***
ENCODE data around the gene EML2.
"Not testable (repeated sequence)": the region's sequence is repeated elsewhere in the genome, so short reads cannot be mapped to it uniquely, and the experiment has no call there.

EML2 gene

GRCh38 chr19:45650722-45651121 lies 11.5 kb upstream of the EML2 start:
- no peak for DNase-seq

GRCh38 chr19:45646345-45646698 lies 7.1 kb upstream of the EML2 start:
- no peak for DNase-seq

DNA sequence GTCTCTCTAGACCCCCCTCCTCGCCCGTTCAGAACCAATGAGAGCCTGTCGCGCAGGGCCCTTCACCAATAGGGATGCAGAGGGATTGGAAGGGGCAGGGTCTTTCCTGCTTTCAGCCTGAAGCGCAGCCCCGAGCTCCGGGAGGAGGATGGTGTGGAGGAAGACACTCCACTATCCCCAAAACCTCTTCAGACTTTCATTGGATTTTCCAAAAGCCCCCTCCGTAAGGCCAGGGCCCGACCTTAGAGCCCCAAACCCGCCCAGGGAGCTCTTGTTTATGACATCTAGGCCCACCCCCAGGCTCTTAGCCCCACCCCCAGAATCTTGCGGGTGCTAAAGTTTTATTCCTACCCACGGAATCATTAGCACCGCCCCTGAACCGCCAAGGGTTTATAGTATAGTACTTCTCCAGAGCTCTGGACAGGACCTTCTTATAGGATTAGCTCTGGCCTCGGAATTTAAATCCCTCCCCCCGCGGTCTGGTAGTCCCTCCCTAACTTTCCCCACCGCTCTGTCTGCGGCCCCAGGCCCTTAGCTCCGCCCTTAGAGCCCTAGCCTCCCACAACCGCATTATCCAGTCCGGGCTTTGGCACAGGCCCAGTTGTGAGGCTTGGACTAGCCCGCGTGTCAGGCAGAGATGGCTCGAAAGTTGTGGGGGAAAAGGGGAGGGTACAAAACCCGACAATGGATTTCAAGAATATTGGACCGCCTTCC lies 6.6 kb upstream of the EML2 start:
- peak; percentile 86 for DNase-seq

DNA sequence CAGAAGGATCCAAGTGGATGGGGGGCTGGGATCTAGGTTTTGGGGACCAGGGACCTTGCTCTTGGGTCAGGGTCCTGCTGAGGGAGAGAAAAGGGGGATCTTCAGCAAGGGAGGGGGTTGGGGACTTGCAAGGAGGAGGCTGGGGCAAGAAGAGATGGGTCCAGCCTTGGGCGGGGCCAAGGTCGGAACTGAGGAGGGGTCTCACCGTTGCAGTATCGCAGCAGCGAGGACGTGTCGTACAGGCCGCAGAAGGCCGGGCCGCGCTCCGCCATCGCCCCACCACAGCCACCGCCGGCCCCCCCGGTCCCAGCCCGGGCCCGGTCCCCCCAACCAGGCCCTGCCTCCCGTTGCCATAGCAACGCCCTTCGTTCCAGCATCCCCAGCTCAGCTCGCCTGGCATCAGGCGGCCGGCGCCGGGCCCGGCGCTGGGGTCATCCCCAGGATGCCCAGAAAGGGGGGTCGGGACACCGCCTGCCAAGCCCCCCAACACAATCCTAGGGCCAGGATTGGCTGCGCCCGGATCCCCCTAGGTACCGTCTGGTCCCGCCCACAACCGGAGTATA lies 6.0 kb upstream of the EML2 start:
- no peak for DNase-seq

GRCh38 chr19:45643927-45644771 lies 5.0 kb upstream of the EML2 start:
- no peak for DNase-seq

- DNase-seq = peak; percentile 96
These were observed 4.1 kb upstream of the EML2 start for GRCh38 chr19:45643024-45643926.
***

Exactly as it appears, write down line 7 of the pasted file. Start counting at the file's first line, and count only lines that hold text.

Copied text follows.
- no peak for DNase-seq